Blog

Data Protection and Cybersecurity Regulations in Singapore

Cybersecurity regulations in Singapore impose mandates with a combination of both compliance and risk-based approaches. For forward looking businesses, it is an opportunity to build trust and cyber resilience. We’ll see how in this blog post.

 

The continued success of digital transformation initiatives among businesses operating in Singapore bring with them a growing exposure to cyber risks. However, policymakers being acutely aware of the threat landscape, are stepping up to elevate the protection level of critical information infrastructure. And this is unfolding with the introduction of new cybersecurity regulations in Singapore.

What are the cybersecurity and data protection regulations in Singapore? How do these regulations impact businesses in Singapore?

How can businesses possessing sensitive data, especially financial institutions, healthcare companies, and IT firms, promote both preventive and reactive cybersecurity activities to ensure compliance?

 

Data protection regulations in Singapore

  • Cybersecurity Act 2018 is an omnibus regulation in Singapore that applies to information and computer systems across all industries. It creates a framework for businesses leveraging the critical information infrastructure to prevent, manage, and respond to cybersecurity threats and incidents. Among the essential service providers that are identified in the Act, banking and finance, healthcare, and aviation industries are the ones most prone to cyber risks.
  • PDPA Personal Data Protection Act 2012 imposes guidelines for businesses to make the required security arrangements for preventing unauthorized access, collection, modification, disposal, or similar risks with respect to personal data held or processed by those organisations. This regulation appears to cohere with how security of payments related information is monitored by the PCI SSC. Also, some controls recommended in the guidelines bear a resemblance to other regulations that apply to all businesses processing PII data.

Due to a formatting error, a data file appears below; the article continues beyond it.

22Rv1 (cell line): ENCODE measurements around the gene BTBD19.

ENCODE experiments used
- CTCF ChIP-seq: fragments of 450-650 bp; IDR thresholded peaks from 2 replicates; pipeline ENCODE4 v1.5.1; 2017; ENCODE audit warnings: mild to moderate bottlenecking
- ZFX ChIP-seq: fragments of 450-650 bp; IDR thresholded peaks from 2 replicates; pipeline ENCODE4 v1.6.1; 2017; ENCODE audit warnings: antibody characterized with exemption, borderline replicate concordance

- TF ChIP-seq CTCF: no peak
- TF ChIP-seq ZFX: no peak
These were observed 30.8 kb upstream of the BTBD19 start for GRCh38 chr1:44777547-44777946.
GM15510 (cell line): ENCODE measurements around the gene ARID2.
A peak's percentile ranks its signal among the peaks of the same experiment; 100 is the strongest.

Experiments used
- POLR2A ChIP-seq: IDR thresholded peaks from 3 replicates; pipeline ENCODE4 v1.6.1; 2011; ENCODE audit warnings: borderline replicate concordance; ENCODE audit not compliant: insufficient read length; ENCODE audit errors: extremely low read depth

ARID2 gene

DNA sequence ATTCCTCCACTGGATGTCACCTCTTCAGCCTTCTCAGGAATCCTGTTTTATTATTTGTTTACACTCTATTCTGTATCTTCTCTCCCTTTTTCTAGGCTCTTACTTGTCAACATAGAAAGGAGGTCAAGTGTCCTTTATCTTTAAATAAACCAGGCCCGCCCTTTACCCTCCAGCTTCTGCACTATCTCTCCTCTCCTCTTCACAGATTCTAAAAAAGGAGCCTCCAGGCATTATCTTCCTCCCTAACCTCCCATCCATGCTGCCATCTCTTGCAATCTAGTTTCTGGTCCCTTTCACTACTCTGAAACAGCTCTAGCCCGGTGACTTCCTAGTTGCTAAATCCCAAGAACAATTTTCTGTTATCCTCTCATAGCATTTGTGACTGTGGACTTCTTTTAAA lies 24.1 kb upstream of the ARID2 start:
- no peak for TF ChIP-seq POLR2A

• Monetary Authority of Singapore Technology Risk Management (MAS TRM) Guidelines; has set out, with a staunch focus on protection of sensitive data, guidelines that needs businesses in Singapore to adopt specific risk management principles and cybersecurity standards. Strengthening system security and resiliency and deploying strong authentication processes to protect sensitive data are some of the important controls mentioned in the Technology Risk Management guidelines by the Monetary Authority of Singapore. Issued under the Payment Services Act 2019, the TRM guidelines requires banks, financial services and other payments-related businesses in Singapore to ensure that the required security patches are applied to address cyber vulnerabilities.

 

Achieving compliance with cybersecurity regulations in Singapore

Done well, we believe that the above listed data protection regulations can help businesses build cyber resilience and enable growth. To turn the guidelines into an opportunity will, however, require a strategic approach to risk mitigation and compliance. We suggest an integrated, coordinated approach that will help businesses in Singapore achieve a clear mapping of regulatory requirements and protect sensitive data by building cybersecurity capabilities.

 

What is the future of digital risk in the financial sector? Why it has become an urgent topic for Singapore businesses today? How to turn digital risk management into advantage?